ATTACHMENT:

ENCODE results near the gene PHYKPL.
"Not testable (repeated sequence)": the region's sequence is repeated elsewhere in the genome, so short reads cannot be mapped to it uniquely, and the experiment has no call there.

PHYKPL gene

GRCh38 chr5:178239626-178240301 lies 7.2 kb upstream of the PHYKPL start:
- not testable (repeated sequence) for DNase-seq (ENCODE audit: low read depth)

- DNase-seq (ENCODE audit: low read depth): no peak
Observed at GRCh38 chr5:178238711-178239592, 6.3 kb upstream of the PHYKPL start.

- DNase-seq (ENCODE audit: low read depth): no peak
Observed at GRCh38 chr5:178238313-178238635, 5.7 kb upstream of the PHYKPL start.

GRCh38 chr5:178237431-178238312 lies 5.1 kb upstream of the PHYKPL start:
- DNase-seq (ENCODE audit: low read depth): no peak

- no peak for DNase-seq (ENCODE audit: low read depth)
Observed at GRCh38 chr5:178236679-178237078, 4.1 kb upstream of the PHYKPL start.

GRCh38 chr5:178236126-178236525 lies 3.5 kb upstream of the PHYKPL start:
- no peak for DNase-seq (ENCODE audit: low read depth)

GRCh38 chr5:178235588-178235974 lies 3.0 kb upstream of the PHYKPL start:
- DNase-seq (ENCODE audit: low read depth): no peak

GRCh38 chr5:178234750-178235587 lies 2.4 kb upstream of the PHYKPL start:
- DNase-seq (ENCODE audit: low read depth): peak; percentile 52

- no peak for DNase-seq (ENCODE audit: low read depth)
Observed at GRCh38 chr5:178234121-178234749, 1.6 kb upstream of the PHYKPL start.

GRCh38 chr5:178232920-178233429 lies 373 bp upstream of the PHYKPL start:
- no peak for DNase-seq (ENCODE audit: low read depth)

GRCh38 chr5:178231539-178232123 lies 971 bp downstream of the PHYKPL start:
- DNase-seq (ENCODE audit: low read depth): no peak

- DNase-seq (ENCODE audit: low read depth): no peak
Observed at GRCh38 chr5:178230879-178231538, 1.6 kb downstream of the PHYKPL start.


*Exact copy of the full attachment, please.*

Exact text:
ENCODE results near the gene PHYKPL.
"Not testable (repeated sequence)": the region's sequence is repeated elsewhere in the genome, so short reads cannot be mapped to it uniquely, and the experiment has no call there.

PHYKPL gene

GRCh38 chr5:178239626-178240301 lies 7.2 kb upstream of the PHYKPL start:
- not testable (repeated sequence) for DNase-seq (ENCODE audit: low read depth)

- DNase-seq (ENCODE audit: low read depth): no peak
Observed at GRCh38 chr5:178238711-178239592, 6.3 kb upstream of the PHYKPL start.

- DNase-seq (ENCODE audit: low read depth): no peak
Observed at GRCh38 chr5:178238313-178238635, 5.7 kb upstream of the PHYKPL start.

GRCh38 chr5:178237431-178238312 lies 5.1 kb upstream of the PHYKPL start:
- DNase-seq (ENCODE audit: low read depth): no peak

- no peak for DNase-seq (ENCODE audit: low read depth)
Observed at GRCh38 chr5:178236679-178237078, 4.1 kb upstream of the PHYKPL start.

GRCh38 chr5:178236126-178236525 lies 3.5 kb upstream of the PHYKPL start:
- no peak for DNase-seq (ENCODE audit: low read depth)

GRCh38 chr5:178235588-178235974 lies 3.0 kb upstream of the PHYKPL start:
- DNase-seq (ENCODE audit: low read depth): no peak

GRCh38 chr5:178234750-178235587 lies 2.4 kb upstream of the PHYKPL start:
- DNase-seq (ENCODE audit: low read depth): peak; percentile 52

- no peak for DNase-seq (ENCODE audit: low read depth)
Observed at GRCh38 chr5:178234121-178234749, 1.6 kb upstream of the PHYKPL start.

GRCh38 chr5:178232920-178233429 lies 373 bp upstream of the PHYKPL start:
- no peak for DNase-seq (ENCODE audit: low read depth)

GRCh38 chr5:178231539-178232123 lies 971 bp downstream of the PHYKPL start:
- DNase-seq (ENCODE audit: low read depth): no peak

- DNase-seq (ENCODE audit: low read depth): no peak
Observed at GRCh38 chr5:178230879-178231538, 1.6 kb downstream of the PHYKPL start.